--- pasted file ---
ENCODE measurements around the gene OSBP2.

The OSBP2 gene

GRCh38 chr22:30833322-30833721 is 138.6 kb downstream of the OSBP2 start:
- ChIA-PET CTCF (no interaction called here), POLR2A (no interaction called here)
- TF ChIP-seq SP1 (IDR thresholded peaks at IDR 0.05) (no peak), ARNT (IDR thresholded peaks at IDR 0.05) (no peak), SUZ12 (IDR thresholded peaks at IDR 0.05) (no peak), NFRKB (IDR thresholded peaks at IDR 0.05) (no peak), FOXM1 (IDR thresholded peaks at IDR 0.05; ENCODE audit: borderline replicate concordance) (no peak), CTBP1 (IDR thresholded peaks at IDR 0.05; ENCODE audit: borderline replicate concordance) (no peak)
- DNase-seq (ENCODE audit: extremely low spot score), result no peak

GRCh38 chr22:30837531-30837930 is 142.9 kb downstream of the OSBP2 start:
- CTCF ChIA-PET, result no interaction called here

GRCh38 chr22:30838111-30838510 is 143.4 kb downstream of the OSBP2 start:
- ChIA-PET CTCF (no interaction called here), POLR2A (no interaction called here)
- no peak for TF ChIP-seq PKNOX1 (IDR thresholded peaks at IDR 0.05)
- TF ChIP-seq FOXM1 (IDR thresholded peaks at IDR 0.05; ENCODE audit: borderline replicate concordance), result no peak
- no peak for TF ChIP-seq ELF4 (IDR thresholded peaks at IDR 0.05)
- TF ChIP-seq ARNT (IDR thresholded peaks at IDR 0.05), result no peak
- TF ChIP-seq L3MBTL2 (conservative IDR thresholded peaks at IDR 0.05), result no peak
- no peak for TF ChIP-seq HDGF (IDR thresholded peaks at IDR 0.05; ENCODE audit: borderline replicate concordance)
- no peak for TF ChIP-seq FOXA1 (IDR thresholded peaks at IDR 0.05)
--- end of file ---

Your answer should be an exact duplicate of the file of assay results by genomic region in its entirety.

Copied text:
ENCODE measurements around the gene OSBP2.

The OSBP2 gene

GRCh38 chr22:30833322-30833721 is 138.6 kb downstream of the OSBP2 start:
- ChIA-PET CTCF (no interaction called here), POLR2A (no interaction called here)
- TF ChIP-seq SP1 (IDR thresholded peaks at IDR 0.05) (no peak), ARNT (IDR thresholded peaks at IDR 0.05) (no peak), SUZ12 (IDR thresholded peaks at IDR 0.05) (no peak), NFRKB (IDR thresholded peaks at IDR 0.05) (no peak), FOXM1 (IDR thresholded peaks at IDR 0.05; ENCODE audit: borderline replicate concordance) (no peak), CTBP1 (IDR thresholded peaks at IDR 0.05; ENCODE audit: borderline replicate concordance) (no peak)
- DNase-seq (ENCODE audit: extremely low spot score), result no peak

GRCh38 chr22:30837531-30837930 is 142.9 kb downstream of the OSBP2 start:
- CTCF ChIA-PET, result no interaction called here

GRCh38 chr22:30838111-30838510 is 143.4 kb downstream of the OSBP2 start:
- ChIA-PET CTCF (no interaction called here), POLR2A (no interaction called here)
- no peak for TF ChIP-seq PKNOX1 (IDR thresholded peaks at IDR 0.05)
- TF ChIP-seq FOXM1 (IDR thresholded peaks at IDR 0.05; ENCODE audit: borderline replicate concordance), result no peak
- no peak for TF ChIP-seq ELF4 (IDR thresholded peaks at IDR 0.05)
- TF ChIP-seq ARNT (IDR thresholded peaks at IDR 0.05), result no peak
- TF ChIP-seq L3MBTL2 (conservative IDR thresholded peaks at IDR 0.05), result no peak
- no peak for TF ChIP-seq HDGF (IDR thresholded peaks at IDR 0.05; ENCODE audit: borderline replicate concordance)
- no peak for TF ChIP-seq FOXA1 (IDR thresholded peaks at IDR 0.05)